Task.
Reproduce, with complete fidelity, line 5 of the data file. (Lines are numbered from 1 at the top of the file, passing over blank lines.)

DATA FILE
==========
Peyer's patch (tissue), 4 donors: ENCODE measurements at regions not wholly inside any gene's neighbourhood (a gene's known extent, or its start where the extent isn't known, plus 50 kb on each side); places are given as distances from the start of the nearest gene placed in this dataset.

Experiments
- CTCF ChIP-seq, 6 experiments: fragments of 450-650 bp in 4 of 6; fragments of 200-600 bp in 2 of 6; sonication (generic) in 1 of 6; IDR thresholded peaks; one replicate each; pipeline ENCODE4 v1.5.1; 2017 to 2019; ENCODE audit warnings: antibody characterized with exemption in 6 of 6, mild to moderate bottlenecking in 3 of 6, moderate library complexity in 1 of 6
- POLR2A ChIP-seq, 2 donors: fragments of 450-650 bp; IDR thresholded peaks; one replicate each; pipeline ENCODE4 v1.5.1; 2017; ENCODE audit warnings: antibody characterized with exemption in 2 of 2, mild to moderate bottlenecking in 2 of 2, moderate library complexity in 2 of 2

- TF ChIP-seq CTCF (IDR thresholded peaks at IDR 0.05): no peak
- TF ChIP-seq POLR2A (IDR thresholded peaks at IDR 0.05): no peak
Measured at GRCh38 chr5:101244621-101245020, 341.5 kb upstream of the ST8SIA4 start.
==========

- TF ChIP-seq CTCF (IDR thresholded peaks at IDR 0.05): no peak